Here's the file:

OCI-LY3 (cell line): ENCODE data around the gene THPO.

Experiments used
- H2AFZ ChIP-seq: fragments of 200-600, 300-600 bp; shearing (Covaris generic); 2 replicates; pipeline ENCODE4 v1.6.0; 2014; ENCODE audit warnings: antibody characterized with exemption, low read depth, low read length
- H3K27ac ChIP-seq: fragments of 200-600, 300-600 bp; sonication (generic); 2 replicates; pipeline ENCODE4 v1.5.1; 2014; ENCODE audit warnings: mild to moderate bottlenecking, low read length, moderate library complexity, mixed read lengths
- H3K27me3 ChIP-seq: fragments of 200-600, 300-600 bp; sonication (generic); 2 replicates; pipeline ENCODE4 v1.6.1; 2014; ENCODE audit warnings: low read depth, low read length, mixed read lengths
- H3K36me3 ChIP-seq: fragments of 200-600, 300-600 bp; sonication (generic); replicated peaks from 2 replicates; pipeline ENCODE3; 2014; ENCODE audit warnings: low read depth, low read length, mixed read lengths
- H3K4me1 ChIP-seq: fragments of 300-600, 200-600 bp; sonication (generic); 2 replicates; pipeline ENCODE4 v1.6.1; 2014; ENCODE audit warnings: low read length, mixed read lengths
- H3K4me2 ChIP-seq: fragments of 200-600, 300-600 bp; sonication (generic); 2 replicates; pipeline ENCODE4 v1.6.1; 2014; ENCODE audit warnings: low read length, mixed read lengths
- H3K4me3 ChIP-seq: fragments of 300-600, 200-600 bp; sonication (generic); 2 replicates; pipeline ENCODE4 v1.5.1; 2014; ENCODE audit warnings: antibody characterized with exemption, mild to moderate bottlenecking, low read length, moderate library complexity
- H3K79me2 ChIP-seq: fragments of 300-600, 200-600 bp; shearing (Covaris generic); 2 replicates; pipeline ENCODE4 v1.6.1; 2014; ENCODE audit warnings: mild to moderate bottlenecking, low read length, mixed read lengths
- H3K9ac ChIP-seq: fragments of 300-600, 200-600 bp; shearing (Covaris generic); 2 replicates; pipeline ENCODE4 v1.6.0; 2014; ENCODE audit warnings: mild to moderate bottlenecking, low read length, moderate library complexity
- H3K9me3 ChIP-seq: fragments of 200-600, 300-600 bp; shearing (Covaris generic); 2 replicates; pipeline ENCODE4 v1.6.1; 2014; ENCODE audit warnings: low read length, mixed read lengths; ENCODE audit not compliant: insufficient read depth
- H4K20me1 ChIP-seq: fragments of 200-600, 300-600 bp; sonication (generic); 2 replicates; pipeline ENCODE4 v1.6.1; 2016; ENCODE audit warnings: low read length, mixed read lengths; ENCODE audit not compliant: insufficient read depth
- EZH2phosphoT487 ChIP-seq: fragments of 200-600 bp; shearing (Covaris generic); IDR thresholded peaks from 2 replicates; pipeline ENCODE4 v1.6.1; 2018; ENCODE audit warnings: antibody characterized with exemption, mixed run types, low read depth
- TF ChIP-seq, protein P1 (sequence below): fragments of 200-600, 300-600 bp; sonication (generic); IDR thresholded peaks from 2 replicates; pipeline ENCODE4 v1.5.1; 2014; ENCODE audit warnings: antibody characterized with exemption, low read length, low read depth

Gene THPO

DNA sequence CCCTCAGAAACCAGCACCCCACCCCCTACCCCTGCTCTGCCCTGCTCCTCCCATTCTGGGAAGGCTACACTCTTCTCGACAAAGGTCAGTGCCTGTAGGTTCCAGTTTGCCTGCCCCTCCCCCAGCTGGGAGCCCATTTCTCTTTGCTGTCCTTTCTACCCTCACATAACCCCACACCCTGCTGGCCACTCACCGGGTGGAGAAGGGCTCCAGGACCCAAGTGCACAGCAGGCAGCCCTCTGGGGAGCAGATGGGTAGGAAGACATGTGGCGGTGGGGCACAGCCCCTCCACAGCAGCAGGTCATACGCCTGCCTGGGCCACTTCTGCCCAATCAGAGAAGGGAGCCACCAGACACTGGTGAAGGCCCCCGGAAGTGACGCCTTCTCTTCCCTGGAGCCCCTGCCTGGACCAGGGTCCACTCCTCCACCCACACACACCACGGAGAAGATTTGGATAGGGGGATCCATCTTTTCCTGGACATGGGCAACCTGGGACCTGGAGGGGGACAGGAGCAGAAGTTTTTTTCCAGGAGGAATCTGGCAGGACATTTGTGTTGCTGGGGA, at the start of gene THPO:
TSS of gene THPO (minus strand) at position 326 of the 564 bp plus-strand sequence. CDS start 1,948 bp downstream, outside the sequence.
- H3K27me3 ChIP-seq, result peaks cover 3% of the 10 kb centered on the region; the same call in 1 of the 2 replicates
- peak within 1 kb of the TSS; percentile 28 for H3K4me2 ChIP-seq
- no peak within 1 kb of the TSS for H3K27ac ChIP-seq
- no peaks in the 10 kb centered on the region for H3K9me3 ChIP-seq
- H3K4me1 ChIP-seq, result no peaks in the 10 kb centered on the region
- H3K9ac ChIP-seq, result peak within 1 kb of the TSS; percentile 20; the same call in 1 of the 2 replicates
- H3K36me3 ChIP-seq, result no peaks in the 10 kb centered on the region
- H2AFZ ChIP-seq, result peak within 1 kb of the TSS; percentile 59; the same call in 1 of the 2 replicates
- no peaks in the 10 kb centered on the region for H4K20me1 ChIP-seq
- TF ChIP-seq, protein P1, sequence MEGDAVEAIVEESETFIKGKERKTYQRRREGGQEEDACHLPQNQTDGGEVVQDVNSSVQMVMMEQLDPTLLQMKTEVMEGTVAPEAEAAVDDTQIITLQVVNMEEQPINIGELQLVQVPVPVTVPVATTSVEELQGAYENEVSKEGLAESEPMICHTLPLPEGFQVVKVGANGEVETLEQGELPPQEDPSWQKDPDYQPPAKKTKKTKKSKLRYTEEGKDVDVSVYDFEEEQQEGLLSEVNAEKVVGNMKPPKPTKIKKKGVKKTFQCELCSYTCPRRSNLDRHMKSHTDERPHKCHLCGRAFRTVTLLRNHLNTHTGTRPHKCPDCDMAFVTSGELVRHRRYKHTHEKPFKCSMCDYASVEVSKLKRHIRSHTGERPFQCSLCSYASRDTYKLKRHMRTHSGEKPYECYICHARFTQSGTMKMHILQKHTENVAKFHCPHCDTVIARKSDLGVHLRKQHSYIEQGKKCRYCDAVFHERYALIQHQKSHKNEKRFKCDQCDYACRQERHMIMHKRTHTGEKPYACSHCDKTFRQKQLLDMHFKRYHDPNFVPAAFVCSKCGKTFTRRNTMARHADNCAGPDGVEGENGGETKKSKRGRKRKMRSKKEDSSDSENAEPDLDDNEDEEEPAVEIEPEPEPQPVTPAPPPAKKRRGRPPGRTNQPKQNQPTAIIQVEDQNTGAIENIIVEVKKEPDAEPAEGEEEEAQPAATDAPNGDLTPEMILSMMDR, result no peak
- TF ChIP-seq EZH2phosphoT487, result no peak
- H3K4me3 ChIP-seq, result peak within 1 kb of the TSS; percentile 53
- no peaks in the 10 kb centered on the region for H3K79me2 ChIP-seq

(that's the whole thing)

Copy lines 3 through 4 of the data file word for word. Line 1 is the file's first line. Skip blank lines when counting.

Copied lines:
- H2AFZ ChIP-seq: fragments of 200-600, 300-600 bp; shearing (Covaris generic); 2 replicates; pipeline ENCODE4 v1.6.0; 2014; ENCODE audit warnings: antibody characterized with exemption, low read depth, low read length
- H3K27ac ChIP-seq: fragments of 200-600, 300-600 bp; sonication (generic); 2 replicates; pipeline ENCODE4 v1.5.1; 2014; ENCODE audit warnings: mild to moderate bottlenecking, low read length, moderate library complexity, mixed read lengths